This is the report from a BSPP Undergraduate ‘Vacation’ Bursary.
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Pseudomonas syringae (Ps) is a common plant pathogen which can cause diseases in a wide range of plants. It has high genetic diversity corresponding to the production of various effectors and/or toxins, which allows different Ps strains to infect different hosts including a variety of economically important crops such as cherry, plum, and kiwifruit. As Pseudomonas syringae infection leads to losses in agricultural production, it is a challenge and necessity to understand Ps genomic diversity so that effective means of control can be designed.
Our project focuses on the diversity of Pseudomonas syringae responsible for bacterial canker in Prunus spp. By repeated sampling of Ps strains from cherry and related plants in orchards and woodlands at multiple sites around the UK (Southwest, Kent, Scotland, Hereford), we aim to investigate the genetic variations of Ps both spatially and temporally via repeated sampling and high throughput sequencing. Bacteria isolated from leaf and shoot samples, after being identified as Ps by PCR, will be sent for whole genome sequencing to detect for pathogenicity genes encoding type III effectors and/or toxins. 16S/18S amplicon sequencing will be applied to investigate the microbiome i.e., bacteria and fungi in the leaf and shoot samples.
During my internship at NIAB, I participated in the June sampling trip to Scotland (Figure 1A), followed by bacterial isolation, purification, and storage. Bacteria on leaf and shoot surfaces were isolated by phosphate-buffered saline (PBS) wash and grown on King’s B agar (KBA) plates containing 2 antimicrobials, namely cycloheximide and cephalexin, for selection against fungi and other bacteria respectively (Figure 1B). Two individual colonies with representative Ps colony morphology were then selected from each plate for purification by streaking on Luria-Bertani agar (LBA) plates containing the same antimicrobials. Purified single colonies were inoculated into liquid broth and stored in glycerol under -80℃ for further characterisation. Polymerase chain reactions (PCR) using a set of Ps species-specific oligos were performed to differentiate Ps from other bacteria. I characterised the strains isolated in May 2021. As shown in Figure 2A, an amplicon of 144bp is observed for a Ps strain. A subset of the verified Ps strains can then be whole genome sequenced. Some phylogeny-specific primers were also used to identify the phylogeny groups of these Ps strains (Figure 2B).
In addition to the analysis of recently collected strains, pathogenicity tests were performed on a series of deletion gene mutants of Pseudomonas syringae pv. syringae (Pss) 9644, a well-known cherry pathogen strain (Figure 3A). These experiments clarify the importance of different groups of effectors/toxins in Pss bacterial invasion and establishment in cherry leaves. Bacteria suspensions adjusted to 2×106 CFU/ml were inoculated into healthy detached cherry leaves by infiltration using 1ml needle-less syringe. Symptoms were scored in a range of 0-5 according to lesion occupancy, and leaf discs of the inoculation sites were harvested and homogenised for bacterial population count 0, 3, 6 days post inoculation. 10μl extracts were spotted on LBA plates (with 10-fold dilution series for 3 and 6dpi), and numbers of individual colonies were counted after 2-overnight incubation (Figure 3B).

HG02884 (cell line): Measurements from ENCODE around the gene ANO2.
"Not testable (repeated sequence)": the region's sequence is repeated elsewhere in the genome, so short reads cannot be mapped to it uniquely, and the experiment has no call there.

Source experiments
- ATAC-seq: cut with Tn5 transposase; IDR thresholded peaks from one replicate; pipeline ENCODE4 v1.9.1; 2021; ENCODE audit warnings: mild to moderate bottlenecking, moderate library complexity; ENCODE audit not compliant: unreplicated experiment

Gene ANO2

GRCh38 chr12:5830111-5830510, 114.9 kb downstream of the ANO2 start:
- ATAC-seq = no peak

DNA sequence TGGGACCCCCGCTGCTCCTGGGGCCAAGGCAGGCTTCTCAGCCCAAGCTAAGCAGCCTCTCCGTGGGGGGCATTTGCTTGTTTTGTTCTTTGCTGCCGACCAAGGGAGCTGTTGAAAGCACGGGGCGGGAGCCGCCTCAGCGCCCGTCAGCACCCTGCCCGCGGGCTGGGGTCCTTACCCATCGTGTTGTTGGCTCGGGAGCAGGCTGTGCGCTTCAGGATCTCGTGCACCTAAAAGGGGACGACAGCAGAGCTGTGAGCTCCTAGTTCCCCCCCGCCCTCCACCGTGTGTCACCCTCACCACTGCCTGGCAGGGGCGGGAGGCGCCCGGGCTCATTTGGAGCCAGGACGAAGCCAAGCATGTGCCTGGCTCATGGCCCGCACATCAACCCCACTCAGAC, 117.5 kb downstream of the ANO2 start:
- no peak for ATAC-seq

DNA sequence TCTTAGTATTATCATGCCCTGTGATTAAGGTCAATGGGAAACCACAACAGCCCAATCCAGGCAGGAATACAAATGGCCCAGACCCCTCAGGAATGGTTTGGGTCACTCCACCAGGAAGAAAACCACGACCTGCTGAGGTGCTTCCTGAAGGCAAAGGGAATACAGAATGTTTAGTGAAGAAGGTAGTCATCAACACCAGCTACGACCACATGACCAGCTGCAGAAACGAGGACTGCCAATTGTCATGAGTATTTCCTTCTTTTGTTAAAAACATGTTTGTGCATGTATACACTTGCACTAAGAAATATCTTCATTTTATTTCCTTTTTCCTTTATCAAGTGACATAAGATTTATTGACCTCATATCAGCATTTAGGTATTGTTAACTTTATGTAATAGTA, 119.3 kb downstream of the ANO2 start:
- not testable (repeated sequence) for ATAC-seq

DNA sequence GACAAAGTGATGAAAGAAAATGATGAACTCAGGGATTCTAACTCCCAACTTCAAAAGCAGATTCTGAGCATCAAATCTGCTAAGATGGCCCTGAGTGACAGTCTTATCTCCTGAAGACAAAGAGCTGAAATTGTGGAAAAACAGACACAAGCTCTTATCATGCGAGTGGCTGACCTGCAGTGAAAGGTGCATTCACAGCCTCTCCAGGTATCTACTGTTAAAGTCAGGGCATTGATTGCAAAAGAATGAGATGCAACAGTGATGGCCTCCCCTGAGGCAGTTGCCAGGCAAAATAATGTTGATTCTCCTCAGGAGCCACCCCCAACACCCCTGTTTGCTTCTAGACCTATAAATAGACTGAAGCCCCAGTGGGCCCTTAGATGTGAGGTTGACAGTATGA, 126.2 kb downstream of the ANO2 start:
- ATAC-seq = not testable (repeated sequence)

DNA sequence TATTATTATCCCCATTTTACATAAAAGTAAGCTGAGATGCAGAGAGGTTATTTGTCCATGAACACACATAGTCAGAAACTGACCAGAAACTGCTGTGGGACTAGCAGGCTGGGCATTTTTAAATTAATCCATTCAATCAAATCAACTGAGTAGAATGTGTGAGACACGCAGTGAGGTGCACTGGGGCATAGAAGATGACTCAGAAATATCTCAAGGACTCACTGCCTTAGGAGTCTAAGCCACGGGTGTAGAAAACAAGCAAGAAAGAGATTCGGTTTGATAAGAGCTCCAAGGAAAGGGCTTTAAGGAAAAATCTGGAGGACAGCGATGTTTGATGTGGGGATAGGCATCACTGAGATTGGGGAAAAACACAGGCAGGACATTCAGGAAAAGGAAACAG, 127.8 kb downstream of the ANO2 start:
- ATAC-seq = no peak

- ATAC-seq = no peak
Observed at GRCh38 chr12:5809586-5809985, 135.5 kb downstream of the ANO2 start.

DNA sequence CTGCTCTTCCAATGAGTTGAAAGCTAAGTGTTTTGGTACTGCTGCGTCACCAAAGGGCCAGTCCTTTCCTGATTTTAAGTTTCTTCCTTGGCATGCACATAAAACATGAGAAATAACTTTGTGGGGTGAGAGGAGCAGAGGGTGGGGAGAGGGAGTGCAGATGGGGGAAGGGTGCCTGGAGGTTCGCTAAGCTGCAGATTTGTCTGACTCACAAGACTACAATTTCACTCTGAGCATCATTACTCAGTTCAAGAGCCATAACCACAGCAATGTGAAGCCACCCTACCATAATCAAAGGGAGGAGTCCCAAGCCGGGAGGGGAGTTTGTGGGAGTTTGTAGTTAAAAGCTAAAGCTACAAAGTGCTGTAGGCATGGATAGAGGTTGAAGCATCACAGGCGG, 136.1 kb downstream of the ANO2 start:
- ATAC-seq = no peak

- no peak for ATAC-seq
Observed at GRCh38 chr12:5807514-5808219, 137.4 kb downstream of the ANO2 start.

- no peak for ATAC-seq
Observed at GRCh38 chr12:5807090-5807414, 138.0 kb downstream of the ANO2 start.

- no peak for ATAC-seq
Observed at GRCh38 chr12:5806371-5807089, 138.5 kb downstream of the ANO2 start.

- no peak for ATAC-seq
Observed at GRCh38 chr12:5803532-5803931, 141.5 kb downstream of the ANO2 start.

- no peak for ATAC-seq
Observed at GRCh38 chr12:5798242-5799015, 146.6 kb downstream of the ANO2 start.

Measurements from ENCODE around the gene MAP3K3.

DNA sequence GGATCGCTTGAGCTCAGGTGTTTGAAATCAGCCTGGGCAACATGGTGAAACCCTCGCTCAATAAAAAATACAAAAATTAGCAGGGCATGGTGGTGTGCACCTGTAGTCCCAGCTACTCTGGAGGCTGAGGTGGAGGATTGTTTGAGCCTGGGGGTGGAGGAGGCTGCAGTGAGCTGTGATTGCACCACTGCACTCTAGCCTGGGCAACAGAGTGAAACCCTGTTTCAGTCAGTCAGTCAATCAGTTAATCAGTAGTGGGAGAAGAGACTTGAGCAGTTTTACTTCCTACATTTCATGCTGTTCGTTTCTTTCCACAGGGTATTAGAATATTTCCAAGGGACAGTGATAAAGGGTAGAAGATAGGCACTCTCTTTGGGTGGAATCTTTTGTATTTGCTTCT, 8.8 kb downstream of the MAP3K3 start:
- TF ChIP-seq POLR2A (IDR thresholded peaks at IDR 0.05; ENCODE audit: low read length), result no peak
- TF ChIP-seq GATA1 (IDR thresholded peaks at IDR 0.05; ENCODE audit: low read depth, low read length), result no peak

The undergraduate vacation bursary project has been a wonderful experience for me to learn the topic I am interested in and wider missions in the area, as well as practising my field/lab skills and making new friends. I would like to thank BSPP and my supervisor Dr Ziyue Zeng and Ms Andrea Vadillo for offering me the chance to improve my research ability and advising me in critical thinking. The intriguing processes of problem solving in research will prompt me to pursue further study of plant pathology in the future.
Figure 1 ABOVE: (A): Sampling in the field and (B) isolated bacterial colonies on KBA plates.
Figure 2: (A) PCR on bacteria isolated from 2021 May Kent woodland samples using Ps-specific primers (PCR product = 144bp i.e., second lowest band right above primer dimers). Pss 9644 was used as a positive control (+ve); the three negative controls are no template (-ve) and two non-syringae fluorescent Pseudomonas spp. (12G, 12H). Multiple unspecific binding patterns reflect high genetic variation of Ps and other environmental bacteria isolated from samples.
(B) Multiplex PCR on 2021 May southwest woodland samples with Ps-specific primers, PG1 specific primers (321bp product, see white boxes), and PG3-specific primers (837bp product, see white boxes). Positive controls are Pss 9644 (12E), a PG3 strain R1 5244 (12F), and a PG1 strain R2 Leaf (12G), and the negative (-ve) control has no sample.
(B) Some representative plates showing pathogenicity test results. r3 = 3rd biological repeat of bacteria colony from which the suspension was made, 3d = 3 days post inoculation, 18.1 = strain 18 inoculated on 1st biological repeat of host leaf, rows = dilution series, columns = technical repeats.